Newspaper Strip Artists From 2004

By | Saturday, October 29, 2011 Leave a Comment
I came across a copy of Hogan's Alley from a few years ago and it contained an interview with four newspaper strip cartoonists who were all "in the early part of their careers." It struck me as odd at first, largely because I didn't initially realize the interview was conducted in 2004, and all four cartoonists are fairly well-established now. But in double-checking, it seems doubly odd since two of the four artists had actually been in national syndication for nearly a decade when the interview took place. The four folks in question were Dave Coverly (Speed Bump, 1994), Jef Mallett (Frazz, 2001), Stephan Pastis (Pearls Before Swine, 2000) and Hilary Price (Rhymes with Orange, 1995).

In any event, there were a few pieces that stood out for me in explaining the industry. More to the point, there was commentary by relative newcomers at a point when newspapers were on a noticeable downward slide, but few people had really acknowledged that yet. I think that it sheds light on A) the social rifts that occur even within the industry and B) the lack of any deep understanding about the internet by the industry at that time.

Price, speaking about cartooning veterans: "It seems like it was a much more insular community. Everyone lived in and around New York, and they went to people's offices, things like that. Now you can cartoon from anywhere. There used to be a real sense of community."

What he touches on here is essentially the same type of thing that's occurred between newspaper cartoonists and webcomic creators. The people who all came into their respective media at around the same time form a community of sorts based on a "we're sharing the same types of problems" attitude. It's clear throughout the interview, these four cartoonists get along well with each other, but there's most of a decade between them. But they all acknowledge that they're competing against Beetle Bailey and Blondie and Dennis the Menace and a bunch of "old guard" strips that aren't even being worked on by their original creators any more.

Pastis: "Editors say that older people threaten to cancel their subscriptions when they try to cancel these dinosaur strips, and I said to them that they're not going to cancel. Every town in this country is a one-paper town. There are like 10 two-paper markets. Where are they going to go? My generation, on the other hand, is not reading the paper like generations past. That's who papers should try to capture."

Interestingly, while they all note the advantages of using the internet to attract/maintain an audience -- Pastis freely acknowledging that his initial success was due in large part to United Features running Pearls on their site before actually syndicating to newspapers -- there is zero mention in any capacity of webcomics. There's no animosity shown towards them; it just seems like the notion of doing webcomics is so completely foreign to them that it's never even considered. As a point of reference, Penny Arcade had been running for six years at this point, and PvP was successful enough that Image had been publishing a print version of the comic for almost two years.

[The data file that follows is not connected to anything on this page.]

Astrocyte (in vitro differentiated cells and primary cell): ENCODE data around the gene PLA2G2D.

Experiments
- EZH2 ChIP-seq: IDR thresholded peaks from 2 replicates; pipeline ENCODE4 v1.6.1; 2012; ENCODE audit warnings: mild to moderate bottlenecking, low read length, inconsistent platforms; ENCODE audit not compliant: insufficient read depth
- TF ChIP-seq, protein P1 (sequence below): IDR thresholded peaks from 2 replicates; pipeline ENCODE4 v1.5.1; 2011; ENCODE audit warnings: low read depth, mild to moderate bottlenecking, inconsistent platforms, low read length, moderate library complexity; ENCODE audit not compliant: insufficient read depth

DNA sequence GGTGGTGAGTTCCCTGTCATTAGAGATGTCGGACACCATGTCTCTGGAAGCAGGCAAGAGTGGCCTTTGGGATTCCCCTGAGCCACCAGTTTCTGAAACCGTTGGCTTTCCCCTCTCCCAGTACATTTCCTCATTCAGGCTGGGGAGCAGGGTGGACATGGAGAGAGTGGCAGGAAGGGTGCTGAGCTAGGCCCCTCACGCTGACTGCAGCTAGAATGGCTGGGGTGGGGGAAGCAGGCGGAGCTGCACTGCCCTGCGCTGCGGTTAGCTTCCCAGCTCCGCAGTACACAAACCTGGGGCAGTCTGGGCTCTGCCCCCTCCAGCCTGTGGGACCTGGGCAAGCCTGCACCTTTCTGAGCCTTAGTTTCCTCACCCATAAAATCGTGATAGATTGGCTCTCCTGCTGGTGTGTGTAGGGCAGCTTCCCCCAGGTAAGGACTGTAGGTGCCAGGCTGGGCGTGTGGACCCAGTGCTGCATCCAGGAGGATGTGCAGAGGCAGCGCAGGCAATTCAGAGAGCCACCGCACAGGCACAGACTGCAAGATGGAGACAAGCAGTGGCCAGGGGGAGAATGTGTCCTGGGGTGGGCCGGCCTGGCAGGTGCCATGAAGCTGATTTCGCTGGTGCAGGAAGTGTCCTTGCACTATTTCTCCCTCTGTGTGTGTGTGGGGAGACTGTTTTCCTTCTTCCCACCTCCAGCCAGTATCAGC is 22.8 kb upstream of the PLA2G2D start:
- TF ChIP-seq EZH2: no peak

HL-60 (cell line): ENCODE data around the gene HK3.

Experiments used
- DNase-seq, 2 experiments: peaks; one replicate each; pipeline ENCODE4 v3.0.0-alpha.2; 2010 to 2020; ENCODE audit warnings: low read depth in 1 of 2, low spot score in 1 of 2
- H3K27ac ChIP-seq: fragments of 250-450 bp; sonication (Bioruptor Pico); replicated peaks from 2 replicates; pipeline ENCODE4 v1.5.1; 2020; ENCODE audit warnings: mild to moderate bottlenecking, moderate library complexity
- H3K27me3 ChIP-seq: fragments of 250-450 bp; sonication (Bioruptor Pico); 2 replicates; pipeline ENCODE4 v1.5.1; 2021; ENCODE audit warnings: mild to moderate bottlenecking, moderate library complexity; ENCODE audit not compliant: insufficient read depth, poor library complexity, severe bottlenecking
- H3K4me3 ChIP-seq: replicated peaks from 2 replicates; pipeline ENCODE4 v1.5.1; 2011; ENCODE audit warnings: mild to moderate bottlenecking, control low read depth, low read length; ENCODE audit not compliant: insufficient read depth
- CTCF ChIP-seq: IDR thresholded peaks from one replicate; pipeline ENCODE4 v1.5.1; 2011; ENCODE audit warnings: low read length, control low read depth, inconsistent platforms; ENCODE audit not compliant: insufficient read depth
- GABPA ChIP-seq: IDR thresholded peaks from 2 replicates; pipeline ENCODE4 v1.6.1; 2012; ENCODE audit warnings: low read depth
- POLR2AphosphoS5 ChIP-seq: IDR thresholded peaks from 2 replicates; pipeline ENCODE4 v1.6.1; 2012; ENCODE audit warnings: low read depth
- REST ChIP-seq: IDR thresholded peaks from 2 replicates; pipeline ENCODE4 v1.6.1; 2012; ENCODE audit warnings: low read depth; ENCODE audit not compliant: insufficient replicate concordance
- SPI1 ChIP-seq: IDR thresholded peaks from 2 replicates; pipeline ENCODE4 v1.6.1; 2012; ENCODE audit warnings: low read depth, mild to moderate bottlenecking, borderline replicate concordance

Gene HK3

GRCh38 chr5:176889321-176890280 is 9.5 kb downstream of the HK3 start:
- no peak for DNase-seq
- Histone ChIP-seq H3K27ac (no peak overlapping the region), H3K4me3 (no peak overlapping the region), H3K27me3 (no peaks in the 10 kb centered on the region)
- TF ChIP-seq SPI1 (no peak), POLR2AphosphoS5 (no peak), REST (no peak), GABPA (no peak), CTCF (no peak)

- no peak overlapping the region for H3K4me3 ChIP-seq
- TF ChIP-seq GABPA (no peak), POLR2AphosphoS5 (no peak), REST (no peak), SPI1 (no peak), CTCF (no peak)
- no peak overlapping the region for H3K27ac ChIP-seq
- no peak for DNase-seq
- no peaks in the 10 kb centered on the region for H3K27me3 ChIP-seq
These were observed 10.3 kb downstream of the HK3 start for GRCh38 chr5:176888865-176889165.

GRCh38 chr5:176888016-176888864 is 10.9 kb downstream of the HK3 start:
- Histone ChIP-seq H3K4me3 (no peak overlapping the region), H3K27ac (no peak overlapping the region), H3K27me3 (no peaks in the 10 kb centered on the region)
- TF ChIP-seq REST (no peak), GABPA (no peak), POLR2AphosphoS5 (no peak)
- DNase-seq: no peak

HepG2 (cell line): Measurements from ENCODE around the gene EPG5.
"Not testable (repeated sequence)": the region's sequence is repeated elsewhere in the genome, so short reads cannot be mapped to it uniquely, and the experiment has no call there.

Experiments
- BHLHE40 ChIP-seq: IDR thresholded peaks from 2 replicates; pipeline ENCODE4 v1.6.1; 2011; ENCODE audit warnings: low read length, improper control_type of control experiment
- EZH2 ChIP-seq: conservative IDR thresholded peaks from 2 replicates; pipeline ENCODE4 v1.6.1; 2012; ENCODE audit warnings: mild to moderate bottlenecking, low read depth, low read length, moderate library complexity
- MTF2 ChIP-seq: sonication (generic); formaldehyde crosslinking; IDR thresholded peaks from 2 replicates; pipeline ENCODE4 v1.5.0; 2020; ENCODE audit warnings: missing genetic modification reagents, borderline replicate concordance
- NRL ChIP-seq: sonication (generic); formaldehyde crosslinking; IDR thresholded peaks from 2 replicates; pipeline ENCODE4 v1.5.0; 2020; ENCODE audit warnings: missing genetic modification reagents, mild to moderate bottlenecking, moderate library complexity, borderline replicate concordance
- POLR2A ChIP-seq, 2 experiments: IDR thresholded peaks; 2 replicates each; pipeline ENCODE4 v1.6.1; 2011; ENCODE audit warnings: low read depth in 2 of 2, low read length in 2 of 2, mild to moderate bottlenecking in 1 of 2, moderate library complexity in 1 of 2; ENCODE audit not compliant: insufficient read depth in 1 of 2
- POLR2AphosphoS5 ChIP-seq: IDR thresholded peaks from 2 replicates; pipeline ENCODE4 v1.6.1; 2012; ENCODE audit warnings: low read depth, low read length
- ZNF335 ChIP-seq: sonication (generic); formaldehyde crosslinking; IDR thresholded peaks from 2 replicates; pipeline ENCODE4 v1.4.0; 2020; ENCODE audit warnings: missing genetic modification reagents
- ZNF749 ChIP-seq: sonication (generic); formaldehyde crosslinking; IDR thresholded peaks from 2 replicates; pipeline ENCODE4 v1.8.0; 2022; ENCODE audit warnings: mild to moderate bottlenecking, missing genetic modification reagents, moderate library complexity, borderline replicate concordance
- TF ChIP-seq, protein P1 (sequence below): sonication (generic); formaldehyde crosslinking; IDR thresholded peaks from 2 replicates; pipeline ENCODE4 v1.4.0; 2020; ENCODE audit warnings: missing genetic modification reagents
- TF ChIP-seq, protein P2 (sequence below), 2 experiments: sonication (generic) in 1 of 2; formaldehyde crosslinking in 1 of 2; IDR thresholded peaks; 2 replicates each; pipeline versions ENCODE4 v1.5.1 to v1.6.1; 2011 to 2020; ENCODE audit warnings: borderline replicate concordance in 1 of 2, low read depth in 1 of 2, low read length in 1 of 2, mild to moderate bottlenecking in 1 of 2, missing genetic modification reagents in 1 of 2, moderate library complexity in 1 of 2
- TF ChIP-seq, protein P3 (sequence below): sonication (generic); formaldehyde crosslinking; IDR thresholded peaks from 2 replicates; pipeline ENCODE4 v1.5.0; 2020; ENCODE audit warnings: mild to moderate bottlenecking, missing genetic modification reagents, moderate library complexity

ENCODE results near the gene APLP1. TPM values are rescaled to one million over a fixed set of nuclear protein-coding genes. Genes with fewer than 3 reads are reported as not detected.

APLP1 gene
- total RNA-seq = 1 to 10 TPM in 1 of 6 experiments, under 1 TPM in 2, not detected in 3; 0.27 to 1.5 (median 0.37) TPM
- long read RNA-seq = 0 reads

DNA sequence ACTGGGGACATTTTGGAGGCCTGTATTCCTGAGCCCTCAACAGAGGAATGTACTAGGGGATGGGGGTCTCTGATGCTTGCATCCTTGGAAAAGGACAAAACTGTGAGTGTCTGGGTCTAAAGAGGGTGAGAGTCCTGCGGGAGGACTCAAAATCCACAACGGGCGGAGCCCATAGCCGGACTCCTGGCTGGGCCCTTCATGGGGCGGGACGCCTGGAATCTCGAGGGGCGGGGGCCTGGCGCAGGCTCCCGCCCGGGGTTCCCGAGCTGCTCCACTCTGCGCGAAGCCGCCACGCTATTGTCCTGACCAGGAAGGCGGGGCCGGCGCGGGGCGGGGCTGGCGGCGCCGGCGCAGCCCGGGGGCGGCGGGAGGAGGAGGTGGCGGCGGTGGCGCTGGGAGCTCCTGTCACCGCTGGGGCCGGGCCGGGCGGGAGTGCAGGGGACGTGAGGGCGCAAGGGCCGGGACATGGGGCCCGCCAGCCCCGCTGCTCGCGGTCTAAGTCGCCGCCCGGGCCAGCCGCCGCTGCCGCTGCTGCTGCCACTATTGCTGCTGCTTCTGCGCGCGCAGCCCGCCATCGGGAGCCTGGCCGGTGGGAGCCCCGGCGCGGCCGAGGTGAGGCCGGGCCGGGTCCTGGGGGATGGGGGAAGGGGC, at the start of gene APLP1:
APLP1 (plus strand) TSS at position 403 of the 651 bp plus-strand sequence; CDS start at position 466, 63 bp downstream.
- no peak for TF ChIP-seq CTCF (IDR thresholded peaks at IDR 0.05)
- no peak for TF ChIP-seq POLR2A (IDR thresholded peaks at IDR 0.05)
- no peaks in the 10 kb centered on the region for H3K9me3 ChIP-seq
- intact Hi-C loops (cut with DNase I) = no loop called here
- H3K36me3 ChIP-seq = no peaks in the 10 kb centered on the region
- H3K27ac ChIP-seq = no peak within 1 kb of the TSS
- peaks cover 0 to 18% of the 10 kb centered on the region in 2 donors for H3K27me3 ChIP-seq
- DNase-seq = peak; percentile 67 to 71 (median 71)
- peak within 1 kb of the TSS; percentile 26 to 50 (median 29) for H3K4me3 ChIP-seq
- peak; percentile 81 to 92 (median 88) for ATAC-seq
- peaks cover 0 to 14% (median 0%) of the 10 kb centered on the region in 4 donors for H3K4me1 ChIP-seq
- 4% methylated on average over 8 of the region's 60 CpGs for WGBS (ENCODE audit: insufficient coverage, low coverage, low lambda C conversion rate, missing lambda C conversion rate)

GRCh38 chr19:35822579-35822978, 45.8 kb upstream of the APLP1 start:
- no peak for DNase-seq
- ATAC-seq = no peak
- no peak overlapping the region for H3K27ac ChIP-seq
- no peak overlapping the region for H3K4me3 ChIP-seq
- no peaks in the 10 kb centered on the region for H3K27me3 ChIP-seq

The issue seems to stem from two things. First, these people are cartoonists. Not technologists or futurists or sociologists or anything like that. Their job is primarily to draw funny comics every day, and there's no reason why they would know anything beyond that, unless they specifically took that up as another interest. Second, they all stepped into the cartooning world with the old newspaper syndication model firmly embedded in their heads. They've been told often enough and long enough that the only way to make a living drawing comic strips is how they've done it for the past century that they can't see any other way that it might work.

Coverly: "... no one has absolutely any idea where it's going to go or how anyone is going to make any money. It just seems like if people are reading it, they should be paying for it somehow." (He's actually referring here to posting newspaper strips online, not webcomics.)

That's trying to apply old business models to a new business. I don't know if Penny Arcade or PvP were entirely self-funding by 2004, but they certainly had that new model (giving the comics away for free) in place as something they were aiming for. I presume they were. Girl Genius dropped print comics in favor of web distribution at the end of 2004 and the Foglios were very candid about why they were doing it. So the notion that a webcomic creator could make a living doing that was not only around but proven in practice by 2004.

Don't get the wrong idea here. I like Coverly's, Mallett's, Pastis' and Price's work. I read all of their comics as they come out. But I read them for free online. Legally. But that they also seemed to display, at least in 2004, a complete ignorance of what their competition was speaks volumes to why there's a rift between them (not necessarily these four cartoonists specifically, but newspaper cartoonists in general) and webcomic creators, and why those who work in newspapers are still clueless as to why things aren't going so well for them these days.
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